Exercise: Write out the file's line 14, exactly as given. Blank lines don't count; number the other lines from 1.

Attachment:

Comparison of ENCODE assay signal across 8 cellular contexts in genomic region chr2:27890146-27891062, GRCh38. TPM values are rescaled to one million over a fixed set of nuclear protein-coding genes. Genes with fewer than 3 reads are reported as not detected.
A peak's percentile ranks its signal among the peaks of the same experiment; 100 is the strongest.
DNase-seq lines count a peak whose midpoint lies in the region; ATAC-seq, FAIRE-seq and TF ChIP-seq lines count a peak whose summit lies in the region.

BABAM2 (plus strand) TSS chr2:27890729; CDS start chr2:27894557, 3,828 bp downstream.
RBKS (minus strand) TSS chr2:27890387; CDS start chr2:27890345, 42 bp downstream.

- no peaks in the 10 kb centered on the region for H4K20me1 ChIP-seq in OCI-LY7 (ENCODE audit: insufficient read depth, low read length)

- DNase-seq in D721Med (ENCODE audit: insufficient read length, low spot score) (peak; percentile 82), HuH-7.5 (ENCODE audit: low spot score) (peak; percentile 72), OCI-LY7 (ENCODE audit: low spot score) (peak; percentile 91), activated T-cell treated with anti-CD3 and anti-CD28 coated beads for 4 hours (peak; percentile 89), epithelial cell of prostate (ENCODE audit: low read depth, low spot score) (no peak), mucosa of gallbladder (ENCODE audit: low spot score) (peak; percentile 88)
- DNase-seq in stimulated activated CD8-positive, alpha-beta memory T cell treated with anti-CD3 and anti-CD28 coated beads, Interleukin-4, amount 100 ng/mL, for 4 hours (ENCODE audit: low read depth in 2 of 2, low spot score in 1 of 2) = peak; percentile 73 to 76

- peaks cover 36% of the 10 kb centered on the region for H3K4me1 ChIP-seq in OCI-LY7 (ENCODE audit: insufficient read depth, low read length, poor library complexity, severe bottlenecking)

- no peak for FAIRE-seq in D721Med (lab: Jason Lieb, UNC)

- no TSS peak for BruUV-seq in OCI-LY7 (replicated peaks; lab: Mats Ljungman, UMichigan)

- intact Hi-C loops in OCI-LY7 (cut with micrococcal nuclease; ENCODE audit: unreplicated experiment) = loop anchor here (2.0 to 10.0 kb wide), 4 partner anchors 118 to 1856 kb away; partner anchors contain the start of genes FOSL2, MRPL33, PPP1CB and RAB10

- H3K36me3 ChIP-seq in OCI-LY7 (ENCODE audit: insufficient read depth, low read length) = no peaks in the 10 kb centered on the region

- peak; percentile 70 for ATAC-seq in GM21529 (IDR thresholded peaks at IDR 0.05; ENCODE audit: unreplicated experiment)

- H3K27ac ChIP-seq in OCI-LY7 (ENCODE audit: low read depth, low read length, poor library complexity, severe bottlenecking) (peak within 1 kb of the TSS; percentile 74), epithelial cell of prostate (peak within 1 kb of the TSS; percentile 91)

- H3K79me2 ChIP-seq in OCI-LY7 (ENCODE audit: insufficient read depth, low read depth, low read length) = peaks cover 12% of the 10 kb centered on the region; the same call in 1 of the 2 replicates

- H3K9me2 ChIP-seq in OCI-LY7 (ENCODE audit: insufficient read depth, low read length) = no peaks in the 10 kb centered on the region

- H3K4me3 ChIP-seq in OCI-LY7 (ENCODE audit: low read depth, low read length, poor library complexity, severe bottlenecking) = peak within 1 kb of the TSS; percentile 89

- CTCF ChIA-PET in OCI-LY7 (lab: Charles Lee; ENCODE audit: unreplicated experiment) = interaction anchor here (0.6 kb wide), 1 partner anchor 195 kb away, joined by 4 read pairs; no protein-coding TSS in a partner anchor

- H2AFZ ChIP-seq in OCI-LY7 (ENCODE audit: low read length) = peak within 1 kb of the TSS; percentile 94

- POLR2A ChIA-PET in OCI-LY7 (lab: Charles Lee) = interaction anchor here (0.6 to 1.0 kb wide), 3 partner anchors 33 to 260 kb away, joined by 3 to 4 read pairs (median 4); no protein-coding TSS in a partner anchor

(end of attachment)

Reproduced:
- peak; percentile 70 for ATAC-seq in GM21529 (IDR thresholded peaks at IDR 0.05; ENCODE audit: unreplicated experiment)